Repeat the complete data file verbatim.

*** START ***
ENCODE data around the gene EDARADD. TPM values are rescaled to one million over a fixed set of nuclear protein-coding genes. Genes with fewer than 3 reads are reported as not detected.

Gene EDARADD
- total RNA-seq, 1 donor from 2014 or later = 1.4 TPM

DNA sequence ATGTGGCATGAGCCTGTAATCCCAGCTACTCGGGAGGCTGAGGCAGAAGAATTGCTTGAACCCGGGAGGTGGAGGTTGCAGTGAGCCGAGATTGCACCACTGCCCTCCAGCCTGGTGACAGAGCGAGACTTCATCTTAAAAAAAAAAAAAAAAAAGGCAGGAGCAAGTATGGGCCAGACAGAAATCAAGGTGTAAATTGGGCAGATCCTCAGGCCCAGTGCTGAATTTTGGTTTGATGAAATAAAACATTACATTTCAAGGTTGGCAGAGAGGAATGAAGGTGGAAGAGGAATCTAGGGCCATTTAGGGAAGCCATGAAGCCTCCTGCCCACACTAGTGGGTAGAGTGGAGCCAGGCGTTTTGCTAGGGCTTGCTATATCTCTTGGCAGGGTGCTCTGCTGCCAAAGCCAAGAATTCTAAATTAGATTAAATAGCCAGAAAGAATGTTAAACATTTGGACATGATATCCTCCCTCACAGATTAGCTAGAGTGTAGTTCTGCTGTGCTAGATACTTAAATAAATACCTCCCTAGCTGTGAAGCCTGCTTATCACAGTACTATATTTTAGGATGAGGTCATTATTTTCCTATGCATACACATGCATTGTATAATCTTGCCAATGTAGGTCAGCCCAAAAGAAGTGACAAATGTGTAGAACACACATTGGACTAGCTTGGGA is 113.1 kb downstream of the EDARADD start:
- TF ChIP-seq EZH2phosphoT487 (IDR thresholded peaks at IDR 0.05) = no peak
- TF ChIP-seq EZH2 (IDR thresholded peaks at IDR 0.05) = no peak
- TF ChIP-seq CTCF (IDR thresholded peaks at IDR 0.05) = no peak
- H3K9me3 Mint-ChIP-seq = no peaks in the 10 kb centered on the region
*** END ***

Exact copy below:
ENCODE data around the gene EDARADD. TPM values are rescaled to one million over a fixed set of nuclear protein-coding genes. Genes with fewer than 3 reads are reported as not detected.

Gene EDARADD
- total RNA-seq, 1 donor from 2014 or later = 1.4 TPM

DNA sequence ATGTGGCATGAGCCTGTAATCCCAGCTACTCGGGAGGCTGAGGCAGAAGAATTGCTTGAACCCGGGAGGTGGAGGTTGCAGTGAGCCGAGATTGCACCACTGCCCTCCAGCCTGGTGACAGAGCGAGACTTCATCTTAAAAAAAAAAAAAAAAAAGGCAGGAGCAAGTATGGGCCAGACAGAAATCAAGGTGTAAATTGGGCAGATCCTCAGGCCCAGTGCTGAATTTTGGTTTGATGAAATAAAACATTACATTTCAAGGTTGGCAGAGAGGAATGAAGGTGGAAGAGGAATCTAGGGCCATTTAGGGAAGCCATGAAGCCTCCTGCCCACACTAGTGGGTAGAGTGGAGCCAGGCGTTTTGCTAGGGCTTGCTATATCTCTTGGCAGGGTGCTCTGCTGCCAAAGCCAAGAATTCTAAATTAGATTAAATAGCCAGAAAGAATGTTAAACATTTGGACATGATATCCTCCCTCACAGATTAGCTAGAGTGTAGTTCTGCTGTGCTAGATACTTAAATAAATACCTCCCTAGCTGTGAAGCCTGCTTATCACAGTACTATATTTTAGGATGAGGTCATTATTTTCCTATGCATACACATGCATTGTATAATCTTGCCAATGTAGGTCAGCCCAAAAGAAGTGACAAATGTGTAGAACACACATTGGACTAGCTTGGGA is 113.1 kb downstream of the EDARADD start:
- TF ChIP-seq EZH2phosphoT487 (IDR thresholded peaks at IDR 0.05) = no peak
- TF ChIP-seq EZH2 (IDR thresholded peaks at IDR 0.05) = no peak
- TF ChIP-seq CTCF (IDR thresholded peaks at IDR 0.05) = no peak
- H3K9me3 Mint-ChIP-seq = no peaks in the 10 kb centered on the region